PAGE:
## Cosecant graph

It's quite possible that you've already seen the cosine graph or the tangent graph since they're among the most common trigonometric functions. But `csc x` is not, so you might have missed that one. And it is a pity since it's quite funny-looking.

So without further ado, here's the cosecant graph in all its glory. (Observe that we use the same picture in our csc calculator.) From this picture alone, we can deduce quite a few interesting and important properties. For simplicity and for care of your eyesight, we put them in a pretty bullet list.

• Similarly to the secant, csc in trigonometry can either be smaller or equal to `-1`, or larger or equal to `1`. In other words, it admits all real values except for the ones in the (open) interval `(-1,1)`.
• The csc in math language is odd. This means that at `x`, it admits the opposite value to the one at `-x`. In symbolic notation, this translates to `csc(x) = -csc(-x)`.
• The csc trig function is periodic with a `360`-degree period. This property means that the function's values repeat every `360` degrees. In mathematical language, we can write this fact as `sec(x) = sec(x + 360°)`.
• The cosecant formula is not defined everywhere. For angles of the form `x = k·180°` for `k` an integer, there is no `csc x`. These are precisely the points in which the cosecant graph goes to plus/minus infinity.

We'll take the opportunity to speak some more about the last property above. The csc trig function is undefined at some points (for instance, `cot 0` doesn't exist) because of the way it is defined: by a fraction.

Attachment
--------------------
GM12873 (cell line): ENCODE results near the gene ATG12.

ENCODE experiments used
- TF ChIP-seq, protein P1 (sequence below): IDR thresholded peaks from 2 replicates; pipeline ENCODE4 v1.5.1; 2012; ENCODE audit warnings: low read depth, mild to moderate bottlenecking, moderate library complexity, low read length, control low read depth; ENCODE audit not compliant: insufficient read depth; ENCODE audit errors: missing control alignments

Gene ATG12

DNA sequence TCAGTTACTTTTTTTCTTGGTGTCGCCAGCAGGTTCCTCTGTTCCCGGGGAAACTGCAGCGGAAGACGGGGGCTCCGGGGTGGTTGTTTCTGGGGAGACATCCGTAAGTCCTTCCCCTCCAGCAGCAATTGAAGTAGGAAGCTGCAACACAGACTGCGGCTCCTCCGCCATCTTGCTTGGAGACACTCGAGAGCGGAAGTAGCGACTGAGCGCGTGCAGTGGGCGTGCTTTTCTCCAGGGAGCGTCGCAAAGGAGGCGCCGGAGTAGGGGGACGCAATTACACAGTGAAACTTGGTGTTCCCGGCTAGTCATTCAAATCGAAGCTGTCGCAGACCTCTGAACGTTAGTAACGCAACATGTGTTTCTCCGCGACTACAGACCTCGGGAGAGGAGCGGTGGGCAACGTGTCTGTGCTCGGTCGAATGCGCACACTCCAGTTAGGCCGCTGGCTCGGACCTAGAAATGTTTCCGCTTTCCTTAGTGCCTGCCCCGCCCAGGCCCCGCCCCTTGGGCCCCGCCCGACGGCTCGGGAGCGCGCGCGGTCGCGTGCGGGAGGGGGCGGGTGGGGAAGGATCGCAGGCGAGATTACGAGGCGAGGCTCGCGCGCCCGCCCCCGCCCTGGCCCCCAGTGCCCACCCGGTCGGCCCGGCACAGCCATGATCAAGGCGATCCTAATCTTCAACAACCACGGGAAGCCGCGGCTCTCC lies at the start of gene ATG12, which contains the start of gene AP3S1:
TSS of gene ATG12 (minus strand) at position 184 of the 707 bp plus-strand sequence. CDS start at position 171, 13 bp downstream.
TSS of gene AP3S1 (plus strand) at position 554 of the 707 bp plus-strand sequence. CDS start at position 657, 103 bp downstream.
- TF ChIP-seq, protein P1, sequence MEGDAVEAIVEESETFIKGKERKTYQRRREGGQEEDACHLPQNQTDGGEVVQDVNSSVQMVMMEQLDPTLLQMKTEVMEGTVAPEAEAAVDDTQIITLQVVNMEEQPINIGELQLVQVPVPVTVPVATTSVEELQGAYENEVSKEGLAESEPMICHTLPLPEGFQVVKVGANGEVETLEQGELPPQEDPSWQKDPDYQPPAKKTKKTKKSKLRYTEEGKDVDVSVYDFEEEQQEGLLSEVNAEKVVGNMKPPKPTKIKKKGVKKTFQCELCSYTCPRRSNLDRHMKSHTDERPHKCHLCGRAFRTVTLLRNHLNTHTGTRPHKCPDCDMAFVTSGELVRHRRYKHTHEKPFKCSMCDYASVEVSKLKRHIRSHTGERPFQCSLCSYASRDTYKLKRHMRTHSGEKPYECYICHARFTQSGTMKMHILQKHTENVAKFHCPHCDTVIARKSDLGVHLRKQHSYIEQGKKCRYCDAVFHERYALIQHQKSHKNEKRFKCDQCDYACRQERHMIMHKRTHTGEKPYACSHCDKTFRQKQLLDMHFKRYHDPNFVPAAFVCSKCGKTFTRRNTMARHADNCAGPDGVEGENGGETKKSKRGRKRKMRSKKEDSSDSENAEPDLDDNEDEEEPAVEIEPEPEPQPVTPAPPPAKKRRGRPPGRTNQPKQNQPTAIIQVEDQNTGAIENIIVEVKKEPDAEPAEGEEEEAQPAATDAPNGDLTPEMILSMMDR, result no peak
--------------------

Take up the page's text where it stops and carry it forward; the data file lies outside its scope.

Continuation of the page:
We know all too well that we can never divide by zero, and the undefined points, i.e., `x`-s of the form `x = k·180°` for `k` an integer, are precisely those where this would potentially happen (for instance, for `k = 0`, we have `csc 0`). As such, they do not belong to the `csc x` domain, that is, the set where the map is defined. If we were to please a few big-headed mathematicians, we could write this whole paragraph symbolically like this:

`D(csc) = {x : x ≠ k·180°, k ∈ ℤ}`,

where `D(csc)` denotes the domain of the csc trig function.

And with that, we proclaim the end of this section. Two are done, two more to go! The next one is going to be slightly more algebraic because we'll try to find an answer to "What is csc?" that uses functions and operations rather than words. So if you feel like you need a coffee kick beforehand, then now's the time to have it. If not, let's get to it!

## How to find csc: alternative csc formulas

When we begin studying trigonometry, we first learn the definitions (e.g., how the csc formula is the ratio of two sides). The next step is to leave the triangle and the two-dimensional coordinates aside, and try to relate one function to some of the others to obtain so-called trigonometric identities. Just to give you a taste of how useful those can be, let us direct you to two examples: the law of sines and the law of cosines.

In essence, we'll try to make the formula for csc from trigonometry work in our favor by playing around with it. For instance, recall from the first section how to find the csc function: we divide the length of a right triangle's hypotenuse by the side opposite the angle. Observe that we use the same lengths in the definition of the sine. The only difference is that there, they are reversed.

Therefore, we obtain our first alternative cosecant formula:

`csc(x) = (sin(x))⁻¹`.

Or, if you prefer fractions,

`csc(x) = 1 / sin(x)`.

However, note that this does not mean that `csc x` is the inverse function of `sin x`. That would be arcsin, which takes the sine function's value and returns the angle that corresponds to it. Here, on the other hand, the `-1` in the exponent means only that `csc x` is the inverse of `sin x` (not the inverse function; those two are quite different things).